An emerging artist from Tanzania, Sungi Mlengeya was recently spotted by Daudi Karungi, the Director of Kampala’s Afriart Gallery – a creative space that’s dedicated to showing, tutoring and discovering young talents. Mlengeya subsequently took part in a group showcase earlier this year, as part of Afriart’s annual Surface discovery workshop season and exhibition. Dark figures in shades of black and brown are a central motif of her work, with her subjects often placed with stark white as a backdrop. Usually their garments are unpainted, with the overall blending in against such a neutral background producing an interesting contrast. Mlengeya’s work at Afriart stood out amongst her peers, which secured her a partnership with the gallery, as well as her debut at the international Latitudes Art Fair in Johannesburg.
Would you describe yourself as an artist, a figurative artist or painter? Are there differences to these terms?
Currently I’m an artist, a figurative artist, and a painter. In the long future and probably as long as I live I’ll always be an artist, but I’m not sure I’ll always be a figurative artist or a painter. A painter is just an artist who paints pictures and I might opt to choose a different medium as I evolve. A figurative artist is one who has a more representational style of their work, and that might change also as I experiment with other techniques. But I will always express myself imaginately and creatively in most of what I do, so I’m sure I’ll always be an artist.
How much does your Tanzanian background influence your work?
It has a lot to play in my art. I feel the need to observe and share what happens around me, and as a young artist a huge chunk of these stories and experiences have taken place in my home country Tanzania where I was born and raised. I still have a lot to share about my upbringing, my relationship with my family, my friends, and my community, so home is still where a lot of my inspiration comes from.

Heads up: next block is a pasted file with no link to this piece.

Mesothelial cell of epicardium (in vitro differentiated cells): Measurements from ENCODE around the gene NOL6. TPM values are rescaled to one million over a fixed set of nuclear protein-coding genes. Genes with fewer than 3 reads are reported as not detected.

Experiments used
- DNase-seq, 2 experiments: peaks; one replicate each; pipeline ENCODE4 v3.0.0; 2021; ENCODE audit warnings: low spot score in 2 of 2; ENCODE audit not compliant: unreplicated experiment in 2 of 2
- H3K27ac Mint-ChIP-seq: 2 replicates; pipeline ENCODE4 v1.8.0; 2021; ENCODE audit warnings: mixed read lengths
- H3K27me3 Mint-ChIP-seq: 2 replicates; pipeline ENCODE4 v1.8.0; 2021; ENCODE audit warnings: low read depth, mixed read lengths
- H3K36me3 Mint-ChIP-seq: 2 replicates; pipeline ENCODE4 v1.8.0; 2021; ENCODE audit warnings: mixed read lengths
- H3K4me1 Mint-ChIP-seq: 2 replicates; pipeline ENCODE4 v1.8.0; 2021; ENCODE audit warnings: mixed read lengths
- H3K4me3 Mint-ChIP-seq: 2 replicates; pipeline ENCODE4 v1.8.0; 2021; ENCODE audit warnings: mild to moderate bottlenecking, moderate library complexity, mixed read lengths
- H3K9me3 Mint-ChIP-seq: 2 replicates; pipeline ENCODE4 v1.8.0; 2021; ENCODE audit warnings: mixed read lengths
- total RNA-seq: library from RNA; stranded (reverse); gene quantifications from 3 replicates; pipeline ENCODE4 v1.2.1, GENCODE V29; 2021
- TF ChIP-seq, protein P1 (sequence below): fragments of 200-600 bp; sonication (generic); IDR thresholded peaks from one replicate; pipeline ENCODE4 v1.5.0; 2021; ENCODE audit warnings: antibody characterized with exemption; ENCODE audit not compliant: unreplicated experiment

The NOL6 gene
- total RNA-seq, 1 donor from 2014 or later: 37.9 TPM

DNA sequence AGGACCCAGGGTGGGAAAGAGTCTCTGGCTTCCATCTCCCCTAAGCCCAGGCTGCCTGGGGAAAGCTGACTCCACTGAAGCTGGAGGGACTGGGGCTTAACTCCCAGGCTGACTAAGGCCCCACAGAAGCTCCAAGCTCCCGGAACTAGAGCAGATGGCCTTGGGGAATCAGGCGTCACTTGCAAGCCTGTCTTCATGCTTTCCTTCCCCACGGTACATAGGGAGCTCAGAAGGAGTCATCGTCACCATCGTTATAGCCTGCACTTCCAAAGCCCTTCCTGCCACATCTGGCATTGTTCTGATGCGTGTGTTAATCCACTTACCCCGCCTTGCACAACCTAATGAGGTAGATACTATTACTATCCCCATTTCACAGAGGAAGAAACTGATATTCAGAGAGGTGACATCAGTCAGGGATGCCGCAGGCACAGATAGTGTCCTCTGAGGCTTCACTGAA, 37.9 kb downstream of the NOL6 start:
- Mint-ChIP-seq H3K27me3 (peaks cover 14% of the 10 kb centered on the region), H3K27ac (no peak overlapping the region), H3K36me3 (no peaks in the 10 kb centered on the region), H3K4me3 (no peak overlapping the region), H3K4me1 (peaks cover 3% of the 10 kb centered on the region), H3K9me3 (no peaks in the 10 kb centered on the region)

There are different shades of black and artists such as Kerry James Marshall and now Ian Mwesiga both use this tone. How important is your black “canvas recipe” and what colour blends do you use to achieve it?
For almost every painting that I make I start with three colours; black, umber and sienna. I mix these up to make a base that I use as a first layer. From there, I can add darker or lighter shades to add depth on my subject.
How do you choose other, more vibrant colours in your work?
Most of my paintings have white backgrounds, but I’ve also used reds and yellows, strips of black and white or strips of yellow and red. I like colours that stand out, that have a high contrast against my subject and make them pop. I like my work to be bold.
Can you talk about some of the titles of your work, such as It Goes on, Peer II or Conversation?
I choose my titles after I’m done with the painting, sometimes even moments before I have to let them go. I want to relate to every title that I come up with so I study my work a lot and see what message it gives and come up with a title from that. So, for instance in It Goes On, the girl is looking behind in an unbothered way as if telling whoever is watching that this has only been a moment or an incident, but life goes on. The canvas in Peer II is divided into two. The top part is red and the bottom is white and the subject is in the middle, but their eyes are just above the red block seeming like they are looking or peering into something. In Conversation, the subject is a head with only ears and a mouth to put emphasis on what is important for effective communication, which is being able to both listen and speak out openly.
What are the messages and topics in your work?
My messages and topics vary widely from self-discovery to empowerment, but common themes in my art are centred around women; specifically black women. I like to shine a light on their stories, journeys, struggles, accomplishments and their relationship with their immediate societies – myself included.
Do you also think about your audience when making a work, in terms of who will relate to the messages or who gets to take a piece home?
I hardly think of my audience when making an artwork. My creative process begins from within. I give myself the freedom to think about what technique I want to explore and what I want to talk about; preferably something personal or a borrowed experience. I’ve come to learn that it is when I share something that personally resonates with me truthfully and honestly, then more people can relate to it, be inspired or know that they are not alone.
You recently moved to Kampala. What do you think of the art scene here as compared to the one back home? And who are your favourite Ugandan artists?
The art community here is bigger. There are more stakeholders and I find myself around very serious inspiring artists from different fields. There are so many art lovers too. It’s a thrilling and inspiring environment to be in. To cut the list short, my three favourite Ugandan artists would be Paul Ndema, Stacey Gillian Abe and Sanaa Gateja.